In the latest textbooks, the terminology has changed. It used to be called Congestive Heart Failure (CHF), but the new term is just Heart Failure (HF). In this study guide we will use the term heart failure.
Review and define the terms:
Preload is the amount of blood returning to the heart from the body via the Vena Cava.
After load is the amount of resistance the heart must pump against to eject blood from the heart into the body.
Cardiac output = SV X R stroke volume times rate is the amount of blood circulated through the body in a minute.
Stroke volume is the amount of blood pump from each ventricle during contraction
Starling’s Law of the Heart reflects the elasticity creating force of cardiac cells to contract. As heart goes into failure the cells are stretch and dilated and so loose the ability to contract with efficient force. Think of a rubber band, the more it is stretch and dilated the weaker it is and loses its recoil ability. This is the same physiology seen in heart failure.
How do the baroreceptors in the carotid arch influence hormone secretion in heart failure?
Baroreceptors sense the pressure with which the blood as ejected and fills the aorta. This is reflected in the blood pressure. If the pressure is low, word is sent out to secrete hormones of the body to contract the arteries, and retain fluid to fill the arteries thus raising the blood pressure.
Explain the role of these hormones in heart failure:
Adrenalin – causes vasoconstriction of blood vessels leading to hypertension
Aldosterone – binds with sodium to retain water and cause the symptom of edema
Antidiuretic Hormone closes the epithelial cells in the distal kidney tubule and thereby retains water that adds to the symptoms of hypertension and edema.
Rennin is secreted by the juxtaglomulerus of the kidney in response to the request of the baroreceptors in the aortic arch. Rennin then goes to the lungs to initiate the formation of Angiotensin I and II that will add to hypertension.
Angiotensin II goes to the cardiac cells to stimulate remodeling or the formation of immature cardiac cells that are not able to contract with the force necessary to eject the volume of blood necessary for adequate stroke volume, thus the cardiac output remains low and the heart continues into failure.
What is the physiology that causes the primary symptoms of dyspnea, edema, and fatigue in heart failure?
Dyspnea comes from lungs trying to compensate for decrease perfusion in alveoli.
Fatigue results from lack of oxygen and build up of carbon dioxide in cells as sluggish circulation cause tissues to not have normal cleaning and perfusion.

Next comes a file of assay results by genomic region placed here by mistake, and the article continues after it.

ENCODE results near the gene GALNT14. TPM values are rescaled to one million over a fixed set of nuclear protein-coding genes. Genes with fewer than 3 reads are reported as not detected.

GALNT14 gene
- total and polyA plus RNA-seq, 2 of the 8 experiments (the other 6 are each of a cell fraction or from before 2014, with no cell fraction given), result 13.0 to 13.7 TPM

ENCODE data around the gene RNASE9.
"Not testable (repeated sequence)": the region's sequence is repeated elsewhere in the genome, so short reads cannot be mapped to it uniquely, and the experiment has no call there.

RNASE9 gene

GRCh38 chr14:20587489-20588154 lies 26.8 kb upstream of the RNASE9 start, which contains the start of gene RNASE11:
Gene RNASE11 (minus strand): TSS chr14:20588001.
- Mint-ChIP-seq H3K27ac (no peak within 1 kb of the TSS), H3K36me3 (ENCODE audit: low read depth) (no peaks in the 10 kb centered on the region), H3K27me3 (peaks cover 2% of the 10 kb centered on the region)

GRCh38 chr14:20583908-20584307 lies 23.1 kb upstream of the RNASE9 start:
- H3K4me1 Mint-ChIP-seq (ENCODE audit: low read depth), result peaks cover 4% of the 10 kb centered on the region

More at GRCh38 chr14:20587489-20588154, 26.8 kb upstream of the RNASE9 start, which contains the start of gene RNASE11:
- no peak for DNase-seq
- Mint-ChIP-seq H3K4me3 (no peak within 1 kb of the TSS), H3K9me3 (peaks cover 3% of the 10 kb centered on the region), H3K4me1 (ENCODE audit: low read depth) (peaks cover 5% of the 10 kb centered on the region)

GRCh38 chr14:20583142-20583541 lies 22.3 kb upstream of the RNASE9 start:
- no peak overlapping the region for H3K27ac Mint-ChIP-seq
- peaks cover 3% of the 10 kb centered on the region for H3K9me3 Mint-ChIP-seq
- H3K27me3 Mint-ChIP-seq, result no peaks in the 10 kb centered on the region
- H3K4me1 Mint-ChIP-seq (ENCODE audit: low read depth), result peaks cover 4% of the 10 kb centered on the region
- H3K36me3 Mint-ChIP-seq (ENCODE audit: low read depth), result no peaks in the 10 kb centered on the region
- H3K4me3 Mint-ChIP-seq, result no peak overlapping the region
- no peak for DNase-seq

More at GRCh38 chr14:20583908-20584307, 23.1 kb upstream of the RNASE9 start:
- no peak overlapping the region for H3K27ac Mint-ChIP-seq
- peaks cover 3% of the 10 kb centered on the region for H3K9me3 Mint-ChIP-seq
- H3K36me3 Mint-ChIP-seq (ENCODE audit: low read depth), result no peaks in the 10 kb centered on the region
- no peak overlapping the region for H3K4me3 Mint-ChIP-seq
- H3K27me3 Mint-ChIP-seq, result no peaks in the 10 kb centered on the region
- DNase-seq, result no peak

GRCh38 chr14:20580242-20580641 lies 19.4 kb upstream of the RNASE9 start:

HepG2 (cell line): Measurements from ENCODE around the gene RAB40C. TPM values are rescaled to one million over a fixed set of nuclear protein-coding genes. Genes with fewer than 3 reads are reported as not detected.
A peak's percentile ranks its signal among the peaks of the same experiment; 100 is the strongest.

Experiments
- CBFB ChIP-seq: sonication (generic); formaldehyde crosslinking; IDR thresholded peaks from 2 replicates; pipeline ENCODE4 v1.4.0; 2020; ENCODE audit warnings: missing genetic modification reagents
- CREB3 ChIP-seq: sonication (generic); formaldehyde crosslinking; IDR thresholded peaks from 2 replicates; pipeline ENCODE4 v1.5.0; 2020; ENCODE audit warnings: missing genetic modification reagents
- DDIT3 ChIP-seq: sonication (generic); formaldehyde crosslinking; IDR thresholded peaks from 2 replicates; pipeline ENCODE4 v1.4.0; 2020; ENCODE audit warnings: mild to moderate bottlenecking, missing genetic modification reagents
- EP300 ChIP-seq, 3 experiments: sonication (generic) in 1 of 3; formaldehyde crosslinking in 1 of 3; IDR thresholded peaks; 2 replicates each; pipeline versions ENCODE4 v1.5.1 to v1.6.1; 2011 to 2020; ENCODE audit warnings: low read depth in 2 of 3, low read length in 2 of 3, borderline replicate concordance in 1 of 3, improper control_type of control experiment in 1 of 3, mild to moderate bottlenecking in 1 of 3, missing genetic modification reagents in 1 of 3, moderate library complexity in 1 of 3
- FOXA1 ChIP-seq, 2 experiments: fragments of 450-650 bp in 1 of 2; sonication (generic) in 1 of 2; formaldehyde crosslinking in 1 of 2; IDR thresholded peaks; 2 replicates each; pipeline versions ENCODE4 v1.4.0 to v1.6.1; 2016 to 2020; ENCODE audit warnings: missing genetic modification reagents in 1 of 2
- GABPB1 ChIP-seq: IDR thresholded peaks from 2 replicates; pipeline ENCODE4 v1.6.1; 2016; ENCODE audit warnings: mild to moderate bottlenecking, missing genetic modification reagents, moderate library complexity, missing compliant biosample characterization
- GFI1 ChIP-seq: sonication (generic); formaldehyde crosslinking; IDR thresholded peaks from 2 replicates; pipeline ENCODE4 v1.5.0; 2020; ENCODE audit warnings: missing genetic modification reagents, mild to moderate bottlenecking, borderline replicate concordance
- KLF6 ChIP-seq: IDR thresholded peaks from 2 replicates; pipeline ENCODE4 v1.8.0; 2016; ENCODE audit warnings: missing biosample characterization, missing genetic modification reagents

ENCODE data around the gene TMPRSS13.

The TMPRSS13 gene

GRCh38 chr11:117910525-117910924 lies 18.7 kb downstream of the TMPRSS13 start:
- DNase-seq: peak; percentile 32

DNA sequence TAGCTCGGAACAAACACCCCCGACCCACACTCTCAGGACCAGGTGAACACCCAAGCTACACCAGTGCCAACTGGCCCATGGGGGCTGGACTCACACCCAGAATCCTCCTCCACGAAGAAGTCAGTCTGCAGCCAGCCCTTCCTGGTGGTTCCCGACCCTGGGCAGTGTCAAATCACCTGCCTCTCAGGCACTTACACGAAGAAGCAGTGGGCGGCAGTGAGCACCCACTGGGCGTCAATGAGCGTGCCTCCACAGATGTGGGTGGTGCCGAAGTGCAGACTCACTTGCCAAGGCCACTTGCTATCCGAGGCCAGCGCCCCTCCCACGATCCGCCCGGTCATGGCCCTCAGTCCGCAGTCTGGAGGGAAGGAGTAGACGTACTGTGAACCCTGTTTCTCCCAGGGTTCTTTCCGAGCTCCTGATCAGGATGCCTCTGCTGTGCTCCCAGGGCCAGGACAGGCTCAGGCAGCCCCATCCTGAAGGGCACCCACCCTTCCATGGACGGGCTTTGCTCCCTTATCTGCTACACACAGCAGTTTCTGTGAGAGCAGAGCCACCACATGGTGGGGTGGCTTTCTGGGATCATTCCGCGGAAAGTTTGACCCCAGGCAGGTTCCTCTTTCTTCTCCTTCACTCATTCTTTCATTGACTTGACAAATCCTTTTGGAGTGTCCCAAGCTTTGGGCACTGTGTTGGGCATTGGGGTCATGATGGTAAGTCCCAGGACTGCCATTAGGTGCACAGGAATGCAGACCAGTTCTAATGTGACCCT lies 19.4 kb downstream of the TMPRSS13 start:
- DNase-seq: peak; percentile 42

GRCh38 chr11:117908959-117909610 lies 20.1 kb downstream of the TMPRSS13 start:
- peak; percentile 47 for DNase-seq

Edema is a safety mechanism to third space fluid and decrease the work load of the heart pumping blood.
Why does PND paroxysmal nocturnal dyspnea occur primarily at night?
Edema fluid held in the legs during the day while a person is sitting, returns to the general circulation when the person is horizontal in bed. This fluid causes overload and drowning sensation leading to symptoms of severe dyspnea, air hunger and pulmonary edema.
Contrast the etiology of left and right sided heart failure.
Left sided heart failure occurs after MI, hypertension, or other causes that weaken the pumping ability of the left ventricle. Occurs in response to resistance of blood pumping in afterload. Low blood flow over the carotid baroreceptors triggers the compensatory hormone mechanisms or Adrenalin, Aldosterone, ADH and Rennin. Treatment is medication to reduce afterload or intraortic balloon pump is person goes into shock.
Right sided heart failure deals with preload. The edema fluid is trying to return to the already full distended right ventricle.
Think about it … blood can’t be pumped out to the body or lungs so ventricles are full of blood. Where is new blood trying to ender the heart going to go? It backs up so jugular veins distend and A/V waves can be seen when the heart contracts. The body employs safety measure of third spacing reducing the flow of blood back to the heart by pushing it into the tissues by increased hydrostatic pressure. This is similar to when a river is full of water; the water overflows the banks and seeps into the ground. Same thing in heart failure, the ground is the tissues of the body (pulmonary edema of lungs, ascites from the liver, and pitting edema in the legs.
Differentiate Cor Pulmonale from right sided heart failure.
Right sided heart failure occurs with MI, Cor Pulmonale occurs from COPD as heart has to pump against the resistance of lung tissue pathology.
Comparison of heart, kidney, and liver failure symptoms
|ADH, rennin, Aldosterone secretion, venous congestion into right ventricleIncreased hydrostatic pressure
|ADH, rennin, Aldosterone secretion, venous congestionLack of output
|Decreased albuminPortal hypertension, increased capillary pressure, obstruction of venous flow
|ADH, rennin, Aldosterone secretion, arterial congestion, edema, arterial constriction
|ADH, rennin, Aldosterone secretion, fluid retention
|Liver does not metabolize aldosterone
|Decreased circulation and oxygen
|Increased nitrogen and acidosis
|Ammonia and nitrogen
|Scar tissue, inflammation
|Uric acid crystals, uremic frost
|Bile salts and jaundice
|Low hemoglobin and oxygen carrying power
|Lack of erythropoietin
|Inability to metabolize hemoglobin and clotting factors
|H &H, BNPAldosterone
|BUN, creatinine, electrolytesCreatinine clearance
|AST, ALT, PT, BUN, A/G ratio
|Decrease CO, inadequate tissue perfusion, decrease oxygen exchange in cells, lactic acidosis
|Venous stasis in the abdominal organs, ascites
|DASH, low sodium, cholesterol, low triglycerides, and fluid restriction
|Low sodium, potassium, protein, Giovanetti diet, fluid restriction, high carbohydrate
|High carbohydrate, low protein, low sodium
|Inflammation, scar tissue